Lebanese Spy Agency Likely Behind Fake Messaging Apps, Researchers Say

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The nation-state-run campaign being called Dark Caracal has been ongoing, undetected for years, despite not being all that sophisticated.

Cybersecurity researchers say they have identified one of the most prolific international cyber espionage campaigns ever recorded and the first to primarily target mobile devices worldwide.

The campaign dubbed Dark Caracal isn’t novel: It relies on widely used tools and techniques and doesn’t employ zero-day exploits. It is, however, a textbook example of how to conduct cyber espionage without advanced tools and highlights the growing focus on mobile devices as the main target.

According to researchers at Lookout and the Electronic Frontier Foundation, Dark Caracal has likely been operating out of Lebanese government offices in Beirut since at least 2012, reaping highly personal information on targets associated with foreign governments and militaries, financial institutions, defense contractors and academia—the usual suspects when looking at targets of nation-state actors.

“Dark Caracal targets include individuals and entities that a nation-state might typically attack,” according to a joint report from Lookout and EFF released on Jan. 18. “We specifically uncovered data associated with military personnel, enterprises, medical professionals, activists, journalists, lawyers, and educational institutions during this investigation. Types of data include documents, call records, audio recordings, secure messaging client content, contact information, text messages, photos, and account data.”

“It is definitely nation-state” espionage, Lookout Security Research Services Lead Michael Flossman told Nextgov. “The main goal, from the tooling that we’re seeing, is to gather intelligence. Unlike other malware that might be financially focused, the definite object here was to get as much information as possible about those targets.”

Researchers say they have found more than 90 indicators of compromise. In most cases, the attackers used phishing techniques and other social engineering tactics to infect users’ devices—desktops, laptops and phones—though the ultimate goal was to compromise mobile devices.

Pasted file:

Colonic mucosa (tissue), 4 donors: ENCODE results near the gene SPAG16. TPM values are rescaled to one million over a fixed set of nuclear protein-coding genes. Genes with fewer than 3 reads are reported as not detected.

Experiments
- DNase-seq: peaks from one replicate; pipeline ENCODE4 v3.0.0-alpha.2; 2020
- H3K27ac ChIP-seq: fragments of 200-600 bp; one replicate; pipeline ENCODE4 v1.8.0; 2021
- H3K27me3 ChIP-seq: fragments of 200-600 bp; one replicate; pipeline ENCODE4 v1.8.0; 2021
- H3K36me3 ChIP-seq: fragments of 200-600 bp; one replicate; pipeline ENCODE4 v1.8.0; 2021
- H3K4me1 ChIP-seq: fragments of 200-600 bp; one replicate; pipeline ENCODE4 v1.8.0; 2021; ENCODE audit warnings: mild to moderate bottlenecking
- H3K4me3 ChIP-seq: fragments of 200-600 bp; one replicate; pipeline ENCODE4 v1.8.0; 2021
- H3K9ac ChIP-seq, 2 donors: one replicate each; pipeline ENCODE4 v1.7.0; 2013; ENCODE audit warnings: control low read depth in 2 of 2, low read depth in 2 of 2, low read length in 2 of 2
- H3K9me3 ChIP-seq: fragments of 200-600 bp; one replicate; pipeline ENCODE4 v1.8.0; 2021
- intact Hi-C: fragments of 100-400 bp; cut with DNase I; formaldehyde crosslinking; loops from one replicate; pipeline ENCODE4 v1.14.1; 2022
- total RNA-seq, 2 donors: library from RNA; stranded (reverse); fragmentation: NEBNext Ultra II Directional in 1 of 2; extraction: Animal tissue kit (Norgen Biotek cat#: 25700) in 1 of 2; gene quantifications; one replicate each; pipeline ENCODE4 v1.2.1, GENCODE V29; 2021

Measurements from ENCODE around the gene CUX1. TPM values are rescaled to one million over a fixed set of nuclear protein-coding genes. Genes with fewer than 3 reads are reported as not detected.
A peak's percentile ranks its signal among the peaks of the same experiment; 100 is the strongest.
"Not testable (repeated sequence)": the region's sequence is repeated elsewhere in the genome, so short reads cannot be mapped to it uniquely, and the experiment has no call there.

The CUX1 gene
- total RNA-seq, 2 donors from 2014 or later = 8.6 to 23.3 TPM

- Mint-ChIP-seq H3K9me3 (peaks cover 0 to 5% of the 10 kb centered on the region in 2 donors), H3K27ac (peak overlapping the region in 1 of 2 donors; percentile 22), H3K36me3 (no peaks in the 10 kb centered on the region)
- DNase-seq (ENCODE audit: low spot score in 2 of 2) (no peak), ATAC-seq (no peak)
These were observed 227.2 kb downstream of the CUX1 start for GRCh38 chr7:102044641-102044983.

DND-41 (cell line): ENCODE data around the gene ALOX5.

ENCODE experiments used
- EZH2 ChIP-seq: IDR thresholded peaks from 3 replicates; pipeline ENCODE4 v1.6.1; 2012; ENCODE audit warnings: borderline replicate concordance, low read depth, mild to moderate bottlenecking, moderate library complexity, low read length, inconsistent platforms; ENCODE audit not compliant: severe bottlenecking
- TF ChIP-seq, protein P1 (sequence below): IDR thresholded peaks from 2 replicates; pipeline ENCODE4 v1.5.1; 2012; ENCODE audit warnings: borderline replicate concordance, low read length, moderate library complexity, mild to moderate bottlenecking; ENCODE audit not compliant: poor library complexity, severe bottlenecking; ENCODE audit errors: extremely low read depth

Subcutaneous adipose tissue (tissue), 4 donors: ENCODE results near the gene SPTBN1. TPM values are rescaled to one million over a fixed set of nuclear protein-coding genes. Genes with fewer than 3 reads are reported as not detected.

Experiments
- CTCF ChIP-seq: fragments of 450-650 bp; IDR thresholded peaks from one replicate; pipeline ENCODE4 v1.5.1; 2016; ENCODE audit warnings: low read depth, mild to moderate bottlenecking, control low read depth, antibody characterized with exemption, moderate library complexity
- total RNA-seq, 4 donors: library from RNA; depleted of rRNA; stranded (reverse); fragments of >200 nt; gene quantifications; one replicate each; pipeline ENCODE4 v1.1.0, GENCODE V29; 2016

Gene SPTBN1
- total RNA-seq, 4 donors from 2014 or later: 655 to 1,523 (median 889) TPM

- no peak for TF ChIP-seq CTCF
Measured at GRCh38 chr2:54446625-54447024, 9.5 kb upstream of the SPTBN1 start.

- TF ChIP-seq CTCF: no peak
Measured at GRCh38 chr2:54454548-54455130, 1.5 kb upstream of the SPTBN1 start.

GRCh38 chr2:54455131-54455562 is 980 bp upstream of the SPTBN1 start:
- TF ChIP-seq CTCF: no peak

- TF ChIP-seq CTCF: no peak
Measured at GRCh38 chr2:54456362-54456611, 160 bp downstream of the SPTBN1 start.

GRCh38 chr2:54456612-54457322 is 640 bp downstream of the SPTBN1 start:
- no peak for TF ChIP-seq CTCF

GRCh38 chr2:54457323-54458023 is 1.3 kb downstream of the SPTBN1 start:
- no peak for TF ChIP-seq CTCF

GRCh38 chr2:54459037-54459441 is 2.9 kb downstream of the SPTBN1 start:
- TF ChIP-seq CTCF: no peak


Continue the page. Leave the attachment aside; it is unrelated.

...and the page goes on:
Once compromised, the actors uploaded applications designed to look and function just like their legitimate counterparts but give full surveillance access to Dark Caracal. These included Signal, WhatsApp and Plus Messenger among 11 messaging apps; at least two cybersecurity apps: Psiphon VPN and Orbot: TOR Proxy; as well as mimicking updates for Adobe Flash Player and Google Play Push, though these did not have full functionality.

Using this tactic, Dark Caracal was “able to gain deep insight into each of the victim’s lives,” the report states. Text messages seem to be a primary focus, including personal and work-related communications; one-time pins for two-factor authentication and other security measures that could be used to orchestrate greater surveillance; and even receipts and airline reservations.

While U.S. targets were identified, Lookout researchers did not find any evidence that U.S. government officials or agencies were compromised, Flossman said.

What is most interesting, according to Flossman, is how successful this campaign has been without using any zero-day exploits or new tactics. He ascribes this success to a combination of luck and hiding in the noise: Since Dark Caracal’s techniques looked the same as everyone else’s, their actions were often attributed to other groups.

The infrastructure—the types of malware and the kinds of devices and systems being targeted—being used by Dark Caracal is similar to that used by other groups, including Operation Manul, which targeted activists and journalists critical of the Kazakhstan government. However, Dark Caracal’s targets are unique and the group uses different software for its command and control servers, leaving a digital footprint for investigators to follow.

That trail led back to a Lebanese intelligence agency: the General Directorate of General Security.

“Devices for testing and operating the campaign were traced back to a building belonging to the Lebanese General Directorate of General Security,” the report explains. “Based on the available evidence, it is likely that the GDGS is associated with or directly supporting the actors behind Dark Caracal.

While there’s no evidence U.S. agencies have been compromised, researchers said there are important lessons to be learned from Dark Caracal.

“Place controls at the endpoints,” Flossman said. “For close to two decades now we’ve been building controls around our desktop environments.” While at the same time, the move toward mobility and the conveniences it offers has created a large security hole, he added.

Today, mobile devices are “the primary computer we’re using day to day,” said Lookout security researcher Andrew Blaich. “We’re spending more time on our phones, we have all of our personal data and some of our confidential work and government work on our phones, as well, so that becomes the primary target. If you can get at that without a zero-day, that’s amazing.”

As of the Jan. 18 report, Dark Caracal is still operating, continuously uploading data from infected devices in more than 21 countries.